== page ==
Microsoft Surface Pro X review: This isn't the long-lasting tablet we were hoping for

Microsoft Office/Edge faithful might find this tablet acceptable. Otherwise, there are better options.

Credit: Mark Hachman / IDG

Performance: Real-world use

Living with the Qualcomm-based Surface Pro X is somewhat like living with a Windows 10 S machine: Within the ecosystem of Microsoft apps—Edge, Office, the basic apps like Mail and Calendar—the Surface Pro X feels decently quick. It performed the mainstream tasks that I need to accomplish (web browsing, word processing, video playback, email, and so on) quickly and responsively. Slack (though just the 32-bit version) worked just fine. It’s almost immediately responsive as startup, which makes it feel fresh and perky. The beta version of Edge (or Edgeium) is very fast. Adobe’s Creative Cloud is heading to the Surface Pro X, but isn’t here quite yet.

Once you exit that safe room, though, it’s a mixed bag. Pages loaded snappily with both Chrome and Firefox Nightly (supposedly optimized for ARM)—but only after remaining totally blank for a second or two on a fast home broadband connection. Forget about playing games: The Microsoft Store app pushed games like Mah-Jongg at me, and wouldn’t run the Xbox beta app. I resigned myself to testing Asphalt 8, about the only game I could run when I’ve tested previous Qualcomm platforms, too.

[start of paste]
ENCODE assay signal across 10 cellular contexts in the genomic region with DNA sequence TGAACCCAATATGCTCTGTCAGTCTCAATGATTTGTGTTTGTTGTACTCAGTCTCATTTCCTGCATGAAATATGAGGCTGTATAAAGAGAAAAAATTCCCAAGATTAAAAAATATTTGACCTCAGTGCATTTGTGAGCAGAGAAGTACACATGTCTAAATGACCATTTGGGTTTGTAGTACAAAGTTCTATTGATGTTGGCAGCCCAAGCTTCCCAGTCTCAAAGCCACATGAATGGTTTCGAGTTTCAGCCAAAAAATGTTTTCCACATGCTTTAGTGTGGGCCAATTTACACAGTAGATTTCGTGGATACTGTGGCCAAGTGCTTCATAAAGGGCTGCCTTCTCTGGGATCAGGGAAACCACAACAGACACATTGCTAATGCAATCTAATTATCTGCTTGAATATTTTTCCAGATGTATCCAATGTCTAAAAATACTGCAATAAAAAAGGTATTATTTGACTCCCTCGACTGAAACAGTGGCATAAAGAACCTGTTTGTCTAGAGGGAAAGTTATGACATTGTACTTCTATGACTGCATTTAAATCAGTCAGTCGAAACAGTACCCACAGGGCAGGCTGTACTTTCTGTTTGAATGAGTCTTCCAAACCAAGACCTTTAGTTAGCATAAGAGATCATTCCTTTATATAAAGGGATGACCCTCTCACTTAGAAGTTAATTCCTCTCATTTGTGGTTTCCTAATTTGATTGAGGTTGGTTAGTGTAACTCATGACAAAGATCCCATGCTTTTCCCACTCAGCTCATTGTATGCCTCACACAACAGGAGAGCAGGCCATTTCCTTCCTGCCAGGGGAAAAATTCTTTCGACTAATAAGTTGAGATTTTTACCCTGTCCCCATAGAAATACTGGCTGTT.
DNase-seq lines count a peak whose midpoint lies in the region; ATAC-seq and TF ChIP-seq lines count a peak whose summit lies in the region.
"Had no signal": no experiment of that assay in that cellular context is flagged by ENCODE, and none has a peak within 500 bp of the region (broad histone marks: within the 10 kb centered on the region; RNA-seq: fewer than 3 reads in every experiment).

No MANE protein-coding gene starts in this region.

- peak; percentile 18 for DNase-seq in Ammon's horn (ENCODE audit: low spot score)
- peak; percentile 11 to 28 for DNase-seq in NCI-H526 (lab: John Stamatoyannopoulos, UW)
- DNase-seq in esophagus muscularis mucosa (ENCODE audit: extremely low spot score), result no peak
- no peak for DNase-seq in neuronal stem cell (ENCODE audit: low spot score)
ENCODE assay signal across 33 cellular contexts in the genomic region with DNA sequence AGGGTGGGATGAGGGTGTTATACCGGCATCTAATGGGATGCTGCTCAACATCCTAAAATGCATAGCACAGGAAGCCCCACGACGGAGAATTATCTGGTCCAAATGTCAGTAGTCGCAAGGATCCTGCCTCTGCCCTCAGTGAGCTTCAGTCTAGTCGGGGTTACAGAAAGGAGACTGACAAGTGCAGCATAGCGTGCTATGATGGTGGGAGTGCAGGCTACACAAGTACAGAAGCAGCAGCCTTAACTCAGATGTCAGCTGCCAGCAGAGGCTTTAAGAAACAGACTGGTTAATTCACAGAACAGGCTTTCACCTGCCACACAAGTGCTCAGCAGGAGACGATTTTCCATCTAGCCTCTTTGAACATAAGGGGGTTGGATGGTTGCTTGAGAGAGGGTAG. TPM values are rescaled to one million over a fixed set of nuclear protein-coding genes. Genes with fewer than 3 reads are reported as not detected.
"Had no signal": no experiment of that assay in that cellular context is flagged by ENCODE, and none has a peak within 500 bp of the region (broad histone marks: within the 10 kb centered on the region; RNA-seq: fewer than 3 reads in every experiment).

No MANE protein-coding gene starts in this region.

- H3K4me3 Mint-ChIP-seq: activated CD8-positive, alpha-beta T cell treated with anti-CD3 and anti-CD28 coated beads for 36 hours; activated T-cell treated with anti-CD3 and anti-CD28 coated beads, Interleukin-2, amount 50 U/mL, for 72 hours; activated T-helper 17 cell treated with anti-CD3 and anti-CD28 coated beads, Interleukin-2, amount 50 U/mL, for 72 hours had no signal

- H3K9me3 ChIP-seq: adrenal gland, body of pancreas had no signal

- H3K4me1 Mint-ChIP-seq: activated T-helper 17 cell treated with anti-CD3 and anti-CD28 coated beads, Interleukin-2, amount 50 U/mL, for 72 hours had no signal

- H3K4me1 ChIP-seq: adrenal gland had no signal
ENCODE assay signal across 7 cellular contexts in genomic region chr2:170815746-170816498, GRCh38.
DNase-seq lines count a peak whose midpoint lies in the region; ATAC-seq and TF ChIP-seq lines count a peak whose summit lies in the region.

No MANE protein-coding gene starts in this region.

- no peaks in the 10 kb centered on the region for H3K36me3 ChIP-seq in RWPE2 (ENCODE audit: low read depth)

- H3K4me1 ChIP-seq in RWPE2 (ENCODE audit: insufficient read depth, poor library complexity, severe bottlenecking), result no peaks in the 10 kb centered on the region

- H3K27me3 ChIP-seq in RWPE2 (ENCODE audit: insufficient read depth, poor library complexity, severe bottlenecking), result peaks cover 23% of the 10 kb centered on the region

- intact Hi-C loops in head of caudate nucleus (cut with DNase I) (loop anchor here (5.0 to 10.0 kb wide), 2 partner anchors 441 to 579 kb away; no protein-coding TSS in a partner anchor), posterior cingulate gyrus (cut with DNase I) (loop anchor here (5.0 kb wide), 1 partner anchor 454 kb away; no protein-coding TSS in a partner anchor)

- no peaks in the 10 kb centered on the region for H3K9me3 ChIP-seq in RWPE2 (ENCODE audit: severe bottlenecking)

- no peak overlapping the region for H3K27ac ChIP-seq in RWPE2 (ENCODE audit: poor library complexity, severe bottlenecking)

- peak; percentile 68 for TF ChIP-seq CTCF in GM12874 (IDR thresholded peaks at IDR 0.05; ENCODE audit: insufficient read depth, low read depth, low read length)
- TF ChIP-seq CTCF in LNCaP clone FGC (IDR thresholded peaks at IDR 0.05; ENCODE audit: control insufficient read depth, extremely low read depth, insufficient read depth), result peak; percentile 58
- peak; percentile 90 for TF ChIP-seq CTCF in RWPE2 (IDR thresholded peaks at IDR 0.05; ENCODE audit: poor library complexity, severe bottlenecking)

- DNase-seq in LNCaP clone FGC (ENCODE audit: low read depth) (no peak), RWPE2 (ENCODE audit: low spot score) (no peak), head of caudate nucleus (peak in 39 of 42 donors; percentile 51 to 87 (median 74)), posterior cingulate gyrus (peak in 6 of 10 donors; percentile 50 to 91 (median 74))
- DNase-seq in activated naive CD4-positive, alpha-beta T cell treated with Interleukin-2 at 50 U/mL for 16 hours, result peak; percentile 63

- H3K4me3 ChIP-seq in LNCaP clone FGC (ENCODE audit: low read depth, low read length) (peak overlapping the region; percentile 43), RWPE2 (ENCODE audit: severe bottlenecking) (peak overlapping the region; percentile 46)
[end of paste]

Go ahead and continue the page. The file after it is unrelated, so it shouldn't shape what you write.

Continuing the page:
Remember, even though the version of Windows 10 on the Surface Pro X is a 64-bit operating system, it won’t run a 64-bit app that’s been written for the X64 architecture. In fact, there’s a whole list of caveats that Microsoft itself has published: Some games won’t work (anti-cheating software won’t run on ARM), some antivirus apps won’t work, and so on. It’s a minefield that threatens to blow up what you want to do on an ARM-based machine, and as such requires careful navigation.